Encasement of the ICA by tumor is evaluated by a combination of MRI and MRA. Narrowing and irregularities of the arterial lumen are strongly suggestive of infiltration of its wall. Vascular encasement by temporal bone PGLs is usually seen at the distal cervical and petrosal segments of the ICA. Collateral cerebral blood flow must be assessed by four-vessel angiography with cross-compression in the first instance. If it is likely that the ICA will need to be sacrificed or occluded before tumor resection, a 15-minute balloon test occlusion (BTO) should be performed. If no neurological deficit develops, permanent balloon occlusion (PBO) can be undertaken. In situations where PBO is not possible, consideration of an external-internal carotid artery bypass followed by PBO or reinforcement of the ICA with a stent might be appropriate.15
If surgery is appropriate, preoperative embolization of the PGL is advised in all large jugular PGLs and vagal PGLs. Embolization has been shown to reduce bleeding, improve visualization of the tumor, and decrease surgical time.16 This should take place at least 2 to 7 days before the anticipated surgery. Several materials have been used for embolization, ranging from particles to glue.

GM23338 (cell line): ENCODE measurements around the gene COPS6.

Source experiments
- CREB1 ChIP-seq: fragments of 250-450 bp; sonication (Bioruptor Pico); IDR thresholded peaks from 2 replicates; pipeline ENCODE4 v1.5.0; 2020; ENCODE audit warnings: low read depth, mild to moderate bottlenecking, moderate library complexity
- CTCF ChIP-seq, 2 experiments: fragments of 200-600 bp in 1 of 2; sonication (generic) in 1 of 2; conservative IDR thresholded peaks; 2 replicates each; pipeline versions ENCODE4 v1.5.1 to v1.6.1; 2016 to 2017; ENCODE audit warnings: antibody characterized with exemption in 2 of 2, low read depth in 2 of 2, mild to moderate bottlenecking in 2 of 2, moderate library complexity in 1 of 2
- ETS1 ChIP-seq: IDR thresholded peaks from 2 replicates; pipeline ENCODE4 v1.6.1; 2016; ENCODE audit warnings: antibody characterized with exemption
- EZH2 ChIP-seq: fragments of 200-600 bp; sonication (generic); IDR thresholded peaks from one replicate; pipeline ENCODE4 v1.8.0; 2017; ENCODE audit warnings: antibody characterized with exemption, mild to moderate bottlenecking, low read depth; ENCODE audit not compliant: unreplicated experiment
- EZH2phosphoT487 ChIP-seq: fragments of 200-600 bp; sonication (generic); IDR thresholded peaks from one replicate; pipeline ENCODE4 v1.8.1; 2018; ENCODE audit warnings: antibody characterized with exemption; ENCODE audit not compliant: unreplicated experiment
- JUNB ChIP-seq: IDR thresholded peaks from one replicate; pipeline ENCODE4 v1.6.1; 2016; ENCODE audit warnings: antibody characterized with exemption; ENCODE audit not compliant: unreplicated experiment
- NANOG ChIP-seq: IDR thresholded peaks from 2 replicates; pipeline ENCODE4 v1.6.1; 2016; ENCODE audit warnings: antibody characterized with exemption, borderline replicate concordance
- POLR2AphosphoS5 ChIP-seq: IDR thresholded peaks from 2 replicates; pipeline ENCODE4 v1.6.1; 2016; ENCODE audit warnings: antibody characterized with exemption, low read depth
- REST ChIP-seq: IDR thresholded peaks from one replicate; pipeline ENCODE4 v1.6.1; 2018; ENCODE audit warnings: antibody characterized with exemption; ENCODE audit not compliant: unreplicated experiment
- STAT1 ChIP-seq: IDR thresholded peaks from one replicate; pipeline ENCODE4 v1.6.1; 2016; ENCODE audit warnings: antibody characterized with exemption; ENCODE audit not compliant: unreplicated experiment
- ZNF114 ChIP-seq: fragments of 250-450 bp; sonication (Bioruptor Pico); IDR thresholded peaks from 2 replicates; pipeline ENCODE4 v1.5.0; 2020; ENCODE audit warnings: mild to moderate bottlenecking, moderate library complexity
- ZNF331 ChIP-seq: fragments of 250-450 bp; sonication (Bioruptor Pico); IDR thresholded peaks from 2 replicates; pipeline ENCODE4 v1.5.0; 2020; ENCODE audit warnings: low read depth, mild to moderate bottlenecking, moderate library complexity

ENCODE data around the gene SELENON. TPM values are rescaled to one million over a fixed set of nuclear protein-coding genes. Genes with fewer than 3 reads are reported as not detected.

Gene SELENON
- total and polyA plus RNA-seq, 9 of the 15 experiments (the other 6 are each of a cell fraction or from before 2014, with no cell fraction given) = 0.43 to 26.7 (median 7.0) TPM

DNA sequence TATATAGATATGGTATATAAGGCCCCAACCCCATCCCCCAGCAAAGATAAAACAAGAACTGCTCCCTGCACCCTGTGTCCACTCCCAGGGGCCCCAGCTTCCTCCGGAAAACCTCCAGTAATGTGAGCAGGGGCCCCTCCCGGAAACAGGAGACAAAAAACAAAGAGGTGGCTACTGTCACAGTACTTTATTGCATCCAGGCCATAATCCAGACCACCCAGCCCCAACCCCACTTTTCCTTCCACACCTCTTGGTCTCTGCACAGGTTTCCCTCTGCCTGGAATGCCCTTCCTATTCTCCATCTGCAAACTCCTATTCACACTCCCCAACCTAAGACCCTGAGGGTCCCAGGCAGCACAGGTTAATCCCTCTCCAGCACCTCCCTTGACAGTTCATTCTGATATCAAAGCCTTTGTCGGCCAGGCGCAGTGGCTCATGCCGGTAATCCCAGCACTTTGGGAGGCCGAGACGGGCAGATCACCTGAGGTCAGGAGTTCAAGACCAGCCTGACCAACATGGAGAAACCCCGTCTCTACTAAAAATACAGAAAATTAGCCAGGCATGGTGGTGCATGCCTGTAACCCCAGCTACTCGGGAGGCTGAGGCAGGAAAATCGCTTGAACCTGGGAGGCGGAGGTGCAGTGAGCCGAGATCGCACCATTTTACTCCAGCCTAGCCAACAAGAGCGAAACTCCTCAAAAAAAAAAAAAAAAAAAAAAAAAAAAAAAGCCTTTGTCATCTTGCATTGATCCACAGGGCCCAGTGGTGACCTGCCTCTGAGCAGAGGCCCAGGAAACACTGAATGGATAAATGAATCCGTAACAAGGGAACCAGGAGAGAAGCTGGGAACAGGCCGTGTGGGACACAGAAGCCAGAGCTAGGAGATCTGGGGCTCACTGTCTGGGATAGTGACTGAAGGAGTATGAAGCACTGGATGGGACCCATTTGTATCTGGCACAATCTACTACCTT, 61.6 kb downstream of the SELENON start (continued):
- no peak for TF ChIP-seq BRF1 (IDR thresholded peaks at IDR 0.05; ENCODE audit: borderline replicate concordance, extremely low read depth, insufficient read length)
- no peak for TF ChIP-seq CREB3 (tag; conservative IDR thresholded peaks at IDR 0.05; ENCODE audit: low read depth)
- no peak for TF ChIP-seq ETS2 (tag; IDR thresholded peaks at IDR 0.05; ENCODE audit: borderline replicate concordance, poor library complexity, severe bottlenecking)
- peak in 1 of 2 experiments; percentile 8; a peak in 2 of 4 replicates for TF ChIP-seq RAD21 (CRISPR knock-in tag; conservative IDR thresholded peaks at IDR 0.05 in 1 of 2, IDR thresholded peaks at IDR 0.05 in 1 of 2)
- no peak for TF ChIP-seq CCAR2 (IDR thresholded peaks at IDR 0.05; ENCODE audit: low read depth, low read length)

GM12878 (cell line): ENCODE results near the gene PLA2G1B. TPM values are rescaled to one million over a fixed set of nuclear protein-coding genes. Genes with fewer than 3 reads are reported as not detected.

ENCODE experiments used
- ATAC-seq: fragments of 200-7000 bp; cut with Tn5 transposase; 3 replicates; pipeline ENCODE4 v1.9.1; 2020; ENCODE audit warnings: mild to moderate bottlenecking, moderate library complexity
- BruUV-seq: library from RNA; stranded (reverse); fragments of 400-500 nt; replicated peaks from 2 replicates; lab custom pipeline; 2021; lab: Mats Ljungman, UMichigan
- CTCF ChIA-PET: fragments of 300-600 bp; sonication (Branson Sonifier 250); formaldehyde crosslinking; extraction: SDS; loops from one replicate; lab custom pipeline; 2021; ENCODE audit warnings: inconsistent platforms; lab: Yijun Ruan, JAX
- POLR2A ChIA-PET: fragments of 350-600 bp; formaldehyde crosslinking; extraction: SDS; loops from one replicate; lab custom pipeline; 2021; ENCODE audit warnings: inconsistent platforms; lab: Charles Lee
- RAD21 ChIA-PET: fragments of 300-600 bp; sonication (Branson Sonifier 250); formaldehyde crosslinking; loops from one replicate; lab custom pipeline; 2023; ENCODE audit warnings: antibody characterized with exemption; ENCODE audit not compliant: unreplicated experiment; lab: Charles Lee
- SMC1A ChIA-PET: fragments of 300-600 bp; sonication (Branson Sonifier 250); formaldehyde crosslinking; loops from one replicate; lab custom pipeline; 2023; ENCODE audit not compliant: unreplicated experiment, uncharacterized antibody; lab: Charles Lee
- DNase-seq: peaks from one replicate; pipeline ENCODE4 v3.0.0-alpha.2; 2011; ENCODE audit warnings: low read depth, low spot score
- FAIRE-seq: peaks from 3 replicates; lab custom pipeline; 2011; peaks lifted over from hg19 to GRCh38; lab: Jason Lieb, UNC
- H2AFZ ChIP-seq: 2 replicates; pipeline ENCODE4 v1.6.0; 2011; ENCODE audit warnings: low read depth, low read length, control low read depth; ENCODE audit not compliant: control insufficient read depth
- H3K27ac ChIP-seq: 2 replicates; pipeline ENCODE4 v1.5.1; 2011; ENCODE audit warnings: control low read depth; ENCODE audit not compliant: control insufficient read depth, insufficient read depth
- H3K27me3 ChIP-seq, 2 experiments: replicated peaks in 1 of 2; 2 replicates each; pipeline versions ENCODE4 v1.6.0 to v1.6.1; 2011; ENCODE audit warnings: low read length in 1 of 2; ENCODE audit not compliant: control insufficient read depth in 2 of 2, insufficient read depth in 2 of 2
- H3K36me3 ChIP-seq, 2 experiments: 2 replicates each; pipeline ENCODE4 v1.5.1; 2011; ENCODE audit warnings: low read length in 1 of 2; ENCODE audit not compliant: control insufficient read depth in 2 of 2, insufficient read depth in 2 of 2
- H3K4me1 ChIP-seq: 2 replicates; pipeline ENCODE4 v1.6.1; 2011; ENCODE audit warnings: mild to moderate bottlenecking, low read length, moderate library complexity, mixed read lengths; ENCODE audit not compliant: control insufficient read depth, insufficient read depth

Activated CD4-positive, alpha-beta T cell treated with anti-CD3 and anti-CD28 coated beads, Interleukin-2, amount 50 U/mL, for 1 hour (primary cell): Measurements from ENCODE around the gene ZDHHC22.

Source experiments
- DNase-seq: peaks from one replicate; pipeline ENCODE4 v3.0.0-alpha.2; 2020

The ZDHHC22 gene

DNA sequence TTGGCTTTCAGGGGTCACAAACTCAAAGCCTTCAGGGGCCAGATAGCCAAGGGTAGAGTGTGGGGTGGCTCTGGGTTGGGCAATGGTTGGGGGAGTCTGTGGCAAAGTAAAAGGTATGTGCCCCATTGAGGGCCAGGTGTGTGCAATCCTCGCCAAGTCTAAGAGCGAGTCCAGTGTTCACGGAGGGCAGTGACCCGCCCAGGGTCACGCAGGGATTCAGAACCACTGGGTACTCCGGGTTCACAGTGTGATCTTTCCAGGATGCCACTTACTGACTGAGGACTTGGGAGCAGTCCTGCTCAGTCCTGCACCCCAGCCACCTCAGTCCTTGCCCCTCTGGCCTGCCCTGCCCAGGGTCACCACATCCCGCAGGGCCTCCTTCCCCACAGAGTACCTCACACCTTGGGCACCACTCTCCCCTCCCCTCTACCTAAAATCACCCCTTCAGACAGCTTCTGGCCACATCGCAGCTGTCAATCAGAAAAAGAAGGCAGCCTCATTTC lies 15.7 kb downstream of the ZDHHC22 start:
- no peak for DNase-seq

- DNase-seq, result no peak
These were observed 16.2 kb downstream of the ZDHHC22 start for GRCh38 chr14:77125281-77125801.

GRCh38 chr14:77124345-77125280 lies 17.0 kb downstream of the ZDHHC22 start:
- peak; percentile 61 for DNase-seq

Postoperative MRI is advisable to exclude or monitor any residual or recurrent tumor. An interval scan protocol of 1, 3, and 5 years with subsequent scans at 5-year intervals thereafter is appropriate.
There is still considerable debate over the best management for patients with PGLs. It is widely thought that the elderly or infirm are best managed conservatively and, at least initially, a “watch and wait” policy with serial scans and clinical examination is appropriate for many. Fit patients with small solitary PGLs that can be removed without inflicting significant neurological deficits are better treated by surgery. In experienced hands, large cervicotemporal PGLs can be removed completely with minimal morbidity. However, this degree of surgical skill is not widely available, and what some clinicians accept as minimal morbidity varies from institution to institution and country to country. The one serious issue on which all are agreed is that patients with multifocal tumors must be assessed very carefully because surgical intervention may jeopardize the long-term function of their larynx and their ability to swallow and hear. In other words, quality of life can be profoundly affected.